The Coming Significance of Time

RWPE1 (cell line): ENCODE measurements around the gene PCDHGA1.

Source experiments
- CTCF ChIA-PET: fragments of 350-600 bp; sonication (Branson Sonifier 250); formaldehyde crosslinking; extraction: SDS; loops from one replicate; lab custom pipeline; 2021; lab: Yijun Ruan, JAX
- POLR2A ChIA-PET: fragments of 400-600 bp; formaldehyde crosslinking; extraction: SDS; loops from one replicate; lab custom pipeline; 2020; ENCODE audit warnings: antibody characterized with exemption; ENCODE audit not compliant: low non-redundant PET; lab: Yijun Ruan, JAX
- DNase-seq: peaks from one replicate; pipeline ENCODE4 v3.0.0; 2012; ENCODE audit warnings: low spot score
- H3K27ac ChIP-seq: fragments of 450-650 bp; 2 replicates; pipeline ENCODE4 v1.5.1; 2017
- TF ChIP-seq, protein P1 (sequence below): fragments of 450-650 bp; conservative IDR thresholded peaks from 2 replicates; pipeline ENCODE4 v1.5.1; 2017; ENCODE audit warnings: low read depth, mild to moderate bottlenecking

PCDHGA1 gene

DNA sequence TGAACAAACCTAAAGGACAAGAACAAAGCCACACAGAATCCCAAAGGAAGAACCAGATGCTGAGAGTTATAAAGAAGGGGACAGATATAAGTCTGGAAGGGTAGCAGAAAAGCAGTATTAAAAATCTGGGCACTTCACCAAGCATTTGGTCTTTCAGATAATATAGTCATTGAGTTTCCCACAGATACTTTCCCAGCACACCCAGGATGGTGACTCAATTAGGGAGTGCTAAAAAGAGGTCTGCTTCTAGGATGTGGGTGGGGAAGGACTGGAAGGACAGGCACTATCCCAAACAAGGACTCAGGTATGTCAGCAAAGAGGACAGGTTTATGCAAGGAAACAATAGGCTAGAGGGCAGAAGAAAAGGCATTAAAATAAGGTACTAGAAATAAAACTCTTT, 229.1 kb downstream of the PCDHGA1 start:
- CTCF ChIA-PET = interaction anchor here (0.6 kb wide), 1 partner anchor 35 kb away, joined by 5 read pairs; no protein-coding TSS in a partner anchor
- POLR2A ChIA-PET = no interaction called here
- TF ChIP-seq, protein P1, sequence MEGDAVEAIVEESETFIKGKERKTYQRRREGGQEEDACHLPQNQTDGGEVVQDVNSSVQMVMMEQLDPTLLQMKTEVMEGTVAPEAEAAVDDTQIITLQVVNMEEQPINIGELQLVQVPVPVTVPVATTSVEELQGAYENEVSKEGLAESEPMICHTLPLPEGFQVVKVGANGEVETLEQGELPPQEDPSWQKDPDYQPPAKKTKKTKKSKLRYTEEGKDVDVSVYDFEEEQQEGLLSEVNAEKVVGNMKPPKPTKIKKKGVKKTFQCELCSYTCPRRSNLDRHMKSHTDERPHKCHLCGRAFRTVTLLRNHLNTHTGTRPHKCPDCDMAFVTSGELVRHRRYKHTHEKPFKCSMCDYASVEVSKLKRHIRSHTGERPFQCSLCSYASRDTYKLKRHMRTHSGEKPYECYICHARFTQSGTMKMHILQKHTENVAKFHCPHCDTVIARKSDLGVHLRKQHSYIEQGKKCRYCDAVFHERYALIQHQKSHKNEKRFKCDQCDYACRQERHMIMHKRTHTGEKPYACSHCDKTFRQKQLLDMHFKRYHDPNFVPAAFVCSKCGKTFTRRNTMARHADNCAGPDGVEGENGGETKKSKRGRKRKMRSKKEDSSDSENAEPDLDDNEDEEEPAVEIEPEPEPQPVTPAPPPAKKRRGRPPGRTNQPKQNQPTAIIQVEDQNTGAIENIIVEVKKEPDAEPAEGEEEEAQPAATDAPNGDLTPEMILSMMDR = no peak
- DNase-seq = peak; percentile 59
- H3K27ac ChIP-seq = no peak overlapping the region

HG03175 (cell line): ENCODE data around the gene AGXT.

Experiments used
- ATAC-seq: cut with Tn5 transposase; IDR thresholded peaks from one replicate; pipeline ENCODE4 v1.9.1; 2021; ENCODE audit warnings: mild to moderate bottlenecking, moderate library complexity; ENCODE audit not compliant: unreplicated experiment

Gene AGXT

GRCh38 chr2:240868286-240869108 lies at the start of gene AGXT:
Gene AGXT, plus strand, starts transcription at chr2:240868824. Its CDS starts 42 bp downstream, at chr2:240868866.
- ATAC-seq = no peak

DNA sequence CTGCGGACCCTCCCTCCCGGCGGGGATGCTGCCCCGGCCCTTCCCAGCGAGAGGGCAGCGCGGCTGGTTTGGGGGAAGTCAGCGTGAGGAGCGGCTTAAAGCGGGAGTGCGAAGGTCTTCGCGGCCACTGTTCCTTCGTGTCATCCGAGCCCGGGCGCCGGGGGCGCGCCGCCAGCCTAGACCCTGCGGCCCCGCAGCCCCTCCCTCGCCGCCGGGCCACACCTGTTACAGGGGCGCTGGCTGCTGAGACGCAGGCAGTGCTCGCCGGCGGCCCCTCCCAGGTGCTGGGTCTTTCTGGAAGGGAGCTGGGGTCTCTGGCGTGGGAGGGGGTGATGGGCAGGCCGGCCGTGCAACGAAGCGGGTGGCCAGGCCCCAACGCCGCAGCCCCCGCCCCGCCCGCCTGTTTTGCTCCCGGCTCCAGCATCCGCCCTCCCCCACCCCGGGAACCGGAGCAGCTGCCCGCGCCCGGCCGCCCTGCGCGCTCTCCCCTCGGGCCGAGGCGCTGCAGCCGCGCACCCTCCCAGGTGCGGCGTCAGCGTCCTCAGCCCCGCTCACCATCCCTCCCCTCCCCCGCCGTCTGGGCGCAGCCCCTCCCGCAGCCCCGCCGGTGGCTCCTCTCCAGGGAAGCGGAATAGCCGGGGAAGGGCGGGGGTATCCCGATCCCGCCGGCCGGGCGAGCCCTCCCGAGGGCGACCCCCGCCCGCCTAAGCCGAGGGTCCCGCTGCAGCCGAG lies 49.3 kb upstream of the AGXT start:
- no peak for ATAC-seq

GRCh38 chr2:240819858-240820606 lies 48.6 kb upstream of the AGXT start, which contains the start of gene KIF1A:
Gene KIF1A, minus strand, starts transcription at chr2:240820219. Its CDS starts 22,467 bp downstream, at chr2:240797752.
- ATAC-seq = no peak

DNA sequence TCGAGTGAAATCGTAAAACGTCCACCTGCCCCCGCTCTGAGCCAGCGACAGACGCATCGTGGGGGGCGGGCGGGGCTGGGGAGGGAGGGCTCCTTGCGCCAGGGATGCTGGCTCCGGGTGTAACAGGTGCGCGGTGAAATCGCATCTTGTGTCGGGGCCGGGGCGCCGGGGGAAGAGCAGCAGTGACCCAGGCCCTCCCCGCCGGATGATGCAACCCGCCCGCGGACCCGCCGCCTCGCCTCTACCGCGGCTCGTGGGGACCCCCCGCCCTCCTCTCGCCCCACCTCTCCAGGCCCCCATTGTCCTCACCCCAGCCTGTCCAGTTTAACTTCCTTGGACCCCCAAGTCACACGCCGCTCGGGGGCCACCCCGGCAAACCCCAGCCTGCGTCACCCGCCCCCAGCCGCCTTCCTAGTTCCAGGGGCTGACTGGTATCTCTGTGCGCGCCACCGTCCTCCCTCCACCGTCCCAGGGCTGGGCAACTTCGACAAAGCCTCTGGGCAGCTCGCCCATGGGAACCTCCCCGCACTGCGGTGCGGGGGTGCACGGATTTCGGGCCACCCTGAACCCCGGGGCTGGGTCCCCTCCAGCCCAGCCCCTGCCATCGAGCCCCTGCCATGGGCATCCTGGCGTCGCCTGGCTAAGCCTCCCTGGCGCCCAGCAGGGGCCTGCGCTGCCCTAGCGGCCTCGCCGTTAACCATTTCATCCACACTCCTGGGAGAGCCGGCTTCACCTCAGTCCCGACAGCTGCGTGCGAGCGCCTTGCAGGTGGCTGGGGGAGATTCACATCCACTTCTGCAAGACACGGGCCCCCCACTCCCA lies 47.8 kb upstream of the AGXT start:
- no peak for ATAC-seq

Soon, all our disciplines will be forced to grapple with time and change much more deeply than they yet have. In part, this is because advances in genetic engineering are setting up biology to become the science of the 21st century, and recent complexity sciences point out how vastly more common non-linear and highly unpredictable patterns are than linear and predictable ones, especially in biological systems. Physics was the science of the 20th century, and whereas space, math, and physical laws (as well as mystical Awareness in many traditions) all tend to be defined as unchanging, time is essentially equivalent to change. Time is the “ecological” dimension of the universe. With this intellectual transformation will come a ground-shaking reckoning with fundamental uncertainty since, even in a completely deterministic universe as shown by Wolfram, time necessitates it. What happened to math after Gödel discovered the incompleteness theorem will soon happen to our whole scientific worldview. Not surprisingly, since at the same moment our ecological crises are pushing people to more deeply appreciate “natural” systems and reintegration with nature, associated with contemporary cultures are aesthetics of transformation, emergence, and uncertainty - functions of time. These trends will lead either change replacing stasis as our intellectual paradigm and background assumption, through Whiteheadian or other process philosophies, or at the very least they will force much deeper syntheses of stasis and change. These syntheses will be difficult to develop but very rewarding. Physics will offers it’s contribution through the currently unsettled question of whether time is a fundamental physical aspect of the universe. To me, it seems obvious that it must be, for how could something that doesn’t change give rise to change and how could change ever totally stop? Moreover, as an early product of the culture and aesthetic of time, I’m deeply sympathetic to “life” being fundamental and ubiquitous, in some sense, and suspect that this requires time to be fundamental as well.